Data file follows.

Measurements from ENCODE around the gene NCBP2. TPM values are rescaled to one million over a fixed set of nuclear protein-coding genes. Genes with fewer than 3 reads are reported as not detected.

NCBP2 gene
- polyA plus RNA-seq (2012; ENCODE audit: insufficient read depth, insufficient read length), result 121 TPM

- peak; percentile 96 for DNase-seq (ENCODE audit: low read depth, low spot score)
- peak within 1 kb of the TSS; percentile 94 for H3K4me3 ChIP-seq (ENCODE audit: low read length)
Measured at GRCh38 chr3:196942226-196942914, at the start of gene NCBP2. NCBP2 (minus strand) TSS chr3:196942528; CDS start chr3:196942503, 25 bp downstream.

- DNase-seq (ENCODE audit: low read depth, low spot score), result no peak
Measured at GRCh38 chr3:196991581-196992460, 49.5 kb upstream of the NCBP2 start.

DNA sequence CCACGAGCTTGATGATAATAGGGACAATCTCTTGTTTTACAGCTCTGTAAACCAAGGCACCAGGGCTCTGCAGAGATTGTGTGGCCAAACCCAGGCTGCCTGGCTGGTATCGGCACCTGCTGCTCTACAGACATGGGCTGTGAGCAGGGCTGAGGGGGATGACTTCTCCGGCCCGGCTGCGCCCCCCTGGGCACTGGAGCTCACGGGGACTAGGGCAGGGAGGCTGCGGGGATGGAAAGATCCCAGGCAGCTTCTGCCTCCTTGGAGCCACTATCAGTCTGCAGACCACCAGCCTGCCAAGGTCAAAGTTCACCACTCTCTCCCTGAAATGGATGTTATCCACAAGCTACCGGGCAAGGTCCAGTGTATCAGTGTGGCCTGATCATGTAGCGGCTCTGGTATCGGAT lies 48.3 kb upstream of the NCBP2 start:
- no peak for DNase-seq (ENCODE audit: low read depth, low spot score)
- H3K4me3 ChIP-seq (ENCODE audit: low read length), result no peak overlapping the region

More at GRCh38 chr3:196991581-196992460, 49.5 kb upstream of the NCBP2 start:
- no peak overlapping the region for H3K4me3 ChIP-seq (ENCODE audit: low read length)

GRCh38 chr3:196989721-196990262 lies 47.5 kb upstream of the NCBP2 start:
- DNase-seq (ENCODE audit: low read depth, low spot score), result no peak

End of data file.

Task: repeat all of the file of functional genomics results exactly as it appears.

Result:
Measurements from ENCODE around the gene NCBP2. TPM values are rescaled to one million over a fixed set of nuclear protein-coding genes. Genes with fewer than 3 reads are reported as not detected.

NCBP2 gene
- polyA plus RNA-seq (2012; ENCODE audit: insufficient read depth, insufficient read length), result 121 TPM

- peak; percentile 96 for DNase-seq (ENCODE audit: low read depth, low spot score)
- peak within 1 kb of the TSS; percentile 94 for H3K4me3 ChIP-seq (ENCODE audit: low read length)
Measured at GRCh38 chr3:196942226-196942914, at the start of gene NCBP2. NCBP2 (minus strand) TSS chr3:196942528; CDS start chr3:196942503, 25 bp downstream.

- DNase-seq (ENCODE audit: low read depth, low spot score), result no peak
Measured at GRCh38 chr3:196991581-196992460, 49.5 kb upstream of the NCBP2 start.

DNA sequence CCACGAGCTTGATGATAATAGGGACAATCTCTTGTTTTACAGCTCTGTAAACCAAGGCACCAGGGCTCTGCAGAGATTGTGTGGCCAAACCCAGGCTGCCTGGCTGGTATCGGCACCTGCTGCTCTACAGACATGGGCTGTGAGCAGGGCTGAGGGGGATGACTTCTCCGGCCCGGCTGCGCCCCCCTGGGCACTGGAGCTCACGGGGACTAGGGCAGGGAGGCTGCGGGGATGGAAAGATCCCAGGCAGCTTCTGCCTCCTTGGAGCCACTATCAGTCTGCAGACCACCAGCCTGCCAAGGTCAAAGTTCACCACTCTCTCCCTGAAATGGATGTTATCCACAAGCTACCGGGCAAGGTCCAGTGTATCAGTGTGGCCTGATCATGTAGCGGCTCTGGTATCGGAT lies 48.3 kb upstream of the NCBP2 start:
- no peak for DNase-seq (ENCODE audit: low read depth, low spot score)
- H3K4me3 ChIP-seq (ENCODE audit: low read length), result no peak overlapping the region

More at GRCh38 chr3:196991581-196992460, 49.5 kb upstream of the NCBP2 start:
- no peak overlapping the region for H3K4me3 ChIP-seq (ENCODE audit: low read length)

GRCh38 chr3:196989721-196990262 lies 47.5 kb upstream of the NCBP2 start:
- DNase-seq (ENCODE audit: low read depth, low spot score), result no peak